They Painted a Whole Set Sepia for The Wizard of Oz
There's a reason "We're not in Kansas anymore" is the most cliche way to announce that things have gotten freaky, and that's because the transition from sepia Kansas to Technicolor Oz in The Wizard of Oz is one of the raddest moments in movie history. I know it's weird for a straight 20-something guy to publicly ramble about the infectious wonder of a 1930s musical, but I don't care. It's still a great bit of cinema, a transition that wouldn't be possible in any other medium, simultaneously celebrating the magic of youthful imagination and cinema's constant technological march toward telling bigger and better stories.
"Also, the act of crushing people with houses and stealing their shit."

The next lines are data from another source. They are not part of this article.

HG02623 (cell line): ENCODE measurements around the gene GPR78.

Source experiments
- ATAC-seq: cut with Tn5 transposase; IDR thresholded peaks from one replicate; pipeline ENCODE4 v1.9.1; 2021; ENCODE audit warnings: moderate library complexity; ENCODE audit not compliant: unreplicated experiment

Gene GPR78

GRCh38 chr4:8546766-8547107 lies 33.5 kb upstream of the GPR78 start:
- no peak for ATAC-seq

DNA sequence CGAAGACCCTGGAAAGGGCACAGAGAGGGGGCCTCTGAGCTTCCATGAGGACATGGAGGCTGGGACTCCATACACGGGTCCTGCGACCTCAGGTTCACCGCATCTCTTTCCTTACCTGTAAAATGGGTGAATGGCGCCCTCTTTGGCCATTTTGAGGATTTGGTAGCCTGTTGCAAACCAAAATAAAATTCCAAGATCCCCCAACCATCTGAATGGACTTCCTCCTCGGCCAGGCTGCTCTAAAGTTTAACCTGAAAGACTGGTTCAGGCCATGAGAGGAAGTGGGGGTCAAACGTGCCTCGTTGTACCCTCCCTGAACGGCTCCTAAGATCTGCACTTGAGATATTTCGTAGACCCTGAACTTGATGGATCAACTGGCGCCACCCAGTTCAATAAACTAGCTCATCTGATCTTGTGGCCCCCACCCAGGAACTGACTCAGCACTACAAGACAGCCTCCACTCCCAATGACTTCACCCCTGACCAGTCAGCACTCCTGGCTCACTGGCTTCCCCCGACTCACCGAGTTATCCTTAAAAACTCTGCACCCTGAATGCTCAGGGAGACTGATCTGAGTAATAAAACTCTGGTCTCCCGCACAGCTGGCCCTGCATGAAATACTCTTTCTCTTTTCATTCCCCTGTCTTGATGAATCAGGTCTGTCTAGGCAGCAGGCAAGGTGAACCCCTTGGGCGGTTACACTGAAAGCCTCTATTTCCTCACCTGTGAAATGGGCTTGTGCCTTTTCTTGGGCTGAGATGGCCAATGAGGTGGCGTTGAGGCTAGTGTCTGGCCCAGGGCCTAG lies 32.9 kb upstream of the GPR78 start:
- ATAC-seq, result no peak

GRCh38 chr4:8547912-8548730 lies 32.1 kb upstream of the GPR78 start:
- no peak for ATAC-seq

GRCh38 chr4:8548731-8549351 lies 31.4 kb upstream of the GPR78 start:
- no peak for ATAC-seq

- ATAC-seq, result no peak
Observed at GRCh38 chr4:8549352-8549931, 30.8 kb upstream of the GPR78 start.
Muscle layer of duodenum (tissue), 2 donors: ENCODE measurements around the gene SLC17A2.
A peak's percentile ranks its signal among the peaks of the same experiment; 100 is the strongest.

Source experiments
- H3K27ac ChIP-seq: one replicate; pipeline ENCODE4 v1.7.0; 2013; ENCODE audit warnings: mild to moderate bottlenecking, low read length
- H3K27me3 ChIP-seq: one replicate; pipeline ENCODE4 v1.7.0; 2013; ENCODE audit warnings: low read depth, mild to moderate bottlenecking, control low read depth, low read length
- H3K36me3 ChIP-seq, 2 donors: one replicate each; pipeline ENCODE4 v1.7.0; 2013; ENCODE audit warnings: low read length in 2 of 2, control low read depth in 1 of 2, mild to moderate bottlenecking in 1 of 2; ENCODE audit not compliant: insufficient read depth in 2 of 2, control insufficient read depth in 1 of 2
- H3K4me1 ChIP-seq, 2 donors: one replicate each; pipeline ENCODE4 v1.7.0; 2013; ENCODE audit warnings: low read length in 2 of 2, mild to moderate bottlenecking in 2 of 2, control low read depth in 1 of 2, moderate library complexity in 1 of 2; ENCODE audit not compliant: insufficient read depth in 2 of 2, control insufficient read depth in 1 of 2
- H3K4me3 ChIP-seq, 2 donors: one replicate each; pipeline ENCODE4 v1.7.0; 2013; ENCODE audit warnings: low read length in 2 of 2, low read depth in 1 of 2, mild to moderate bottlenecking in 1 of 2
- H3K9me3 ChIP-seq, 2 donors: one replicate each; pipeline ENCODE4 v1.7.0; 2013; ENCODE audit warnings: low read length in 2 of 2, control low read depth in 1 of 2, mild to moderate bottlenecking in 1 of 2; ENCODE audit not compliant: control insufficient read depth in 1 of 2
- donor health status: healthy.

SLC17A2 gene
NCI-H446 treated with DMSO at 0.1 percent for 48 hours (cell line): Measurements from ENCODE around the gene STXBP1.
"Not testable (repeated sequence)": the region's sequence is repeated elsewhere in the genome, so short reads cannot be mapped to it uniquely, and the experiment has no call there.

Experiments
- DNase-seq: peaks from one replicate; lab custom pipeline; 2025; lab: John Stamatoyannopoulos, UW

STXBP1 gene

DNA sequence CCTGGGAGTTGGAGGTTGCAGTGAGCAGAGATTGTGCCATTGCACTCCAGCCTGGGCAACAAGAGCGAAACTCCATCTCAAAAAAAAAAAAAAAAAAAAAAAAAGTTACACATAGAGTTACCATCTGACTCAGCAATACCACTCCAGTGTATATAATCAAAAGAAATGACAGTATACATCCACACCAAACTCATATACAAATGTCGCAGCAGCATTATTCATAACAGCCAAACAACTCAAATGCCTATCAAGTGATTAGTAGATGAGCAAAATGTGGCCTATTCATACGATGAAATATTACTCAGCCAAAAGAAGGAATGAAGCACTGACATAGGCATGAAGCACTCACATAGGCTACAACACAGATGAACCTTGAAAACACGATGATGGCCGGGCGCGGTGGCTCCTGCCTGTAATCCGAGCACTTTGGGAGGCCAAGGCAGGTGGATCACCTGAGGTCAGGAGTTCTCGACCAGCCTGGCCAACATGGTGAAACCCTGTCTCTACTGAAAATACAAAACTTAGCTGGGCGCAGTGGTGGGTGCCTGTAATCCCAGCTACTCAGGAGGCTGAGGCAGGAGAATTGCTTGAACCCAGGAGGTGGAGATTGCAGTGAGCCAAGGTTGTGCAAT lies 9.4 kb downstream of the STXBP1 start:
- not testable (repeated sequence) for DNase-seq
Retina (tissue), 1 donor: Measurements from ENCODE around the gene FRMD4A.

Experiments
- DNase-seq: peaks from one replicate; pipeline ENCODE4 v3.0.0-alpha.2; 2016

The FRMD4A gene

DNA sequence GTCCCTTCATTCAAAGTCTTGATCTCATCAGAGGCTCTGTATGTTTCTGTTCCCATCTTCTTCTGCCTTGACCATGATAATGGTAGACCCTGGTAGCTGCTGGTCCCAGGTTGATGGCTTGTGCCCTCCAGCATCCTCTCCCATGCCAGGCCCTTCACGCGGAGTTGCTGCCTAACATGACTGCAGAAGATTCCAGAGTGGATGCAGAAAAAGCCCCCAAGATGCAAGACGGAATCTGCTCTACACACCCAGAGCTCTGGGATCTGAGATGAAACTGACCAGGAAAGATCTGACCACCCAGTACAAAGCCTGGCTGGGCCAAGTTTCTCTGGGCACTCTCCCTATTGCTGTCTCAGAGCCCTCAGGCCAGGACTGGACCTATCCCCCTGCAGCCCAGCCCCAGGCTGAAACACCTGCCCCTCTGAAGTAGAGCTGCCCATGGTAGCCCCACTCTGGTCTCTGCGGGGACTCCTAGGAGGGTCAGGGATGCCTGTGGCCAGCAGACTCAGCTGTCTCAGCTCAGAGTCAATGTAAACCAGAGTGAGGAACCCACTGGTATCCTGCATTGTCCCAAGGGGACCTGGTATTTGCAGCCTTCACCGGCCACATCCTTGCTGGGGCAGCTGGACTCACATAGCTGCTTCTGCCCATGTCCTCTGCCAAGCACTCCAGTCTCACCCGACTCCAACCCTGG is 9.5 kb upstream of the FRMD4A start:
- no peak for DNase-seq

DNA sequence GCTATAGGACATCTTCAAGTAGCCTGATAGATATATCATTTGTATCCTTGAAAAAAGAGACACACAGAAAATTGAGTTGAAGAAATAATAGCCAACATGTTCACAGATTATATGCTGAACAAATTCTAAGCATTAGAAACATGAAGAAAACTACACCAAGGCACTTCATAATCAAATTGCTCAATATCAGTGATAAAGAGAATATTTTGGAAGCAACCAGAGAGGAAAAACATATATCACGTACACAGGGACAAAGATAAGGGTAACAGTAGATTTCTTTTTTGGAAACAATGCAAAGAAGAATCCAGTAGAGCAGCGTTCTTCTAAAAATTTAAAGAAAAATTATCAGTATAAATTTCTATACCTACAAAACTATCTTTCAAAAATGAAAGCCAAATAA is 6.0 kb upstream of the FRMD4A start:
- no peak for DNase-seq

But ironically, the transition itself didn't use any kind of fancy technology at all: Instead of using clever editing techniques, the Wizard of Oz crew just painted an entire set sepia. Bobbie Koshay, Judy Garland's body double, stood in for Garland (again, completely covered in sepia paint) and allowed Garland to take her place after the camera moved into Oz by stepping out of frame for just a fraction of a second.
That's the thing about these old movies: They don't have that "How did they do that?" element -- we know that the Cowardly Lion is just an actor in a costume, the Tin Man and Wicked Witch are just actors covered in toxic paint, and the Scarecrow is just a guy trying to figure out his sexuality.
"Some people go "both ways!". We got you, Scarecrow.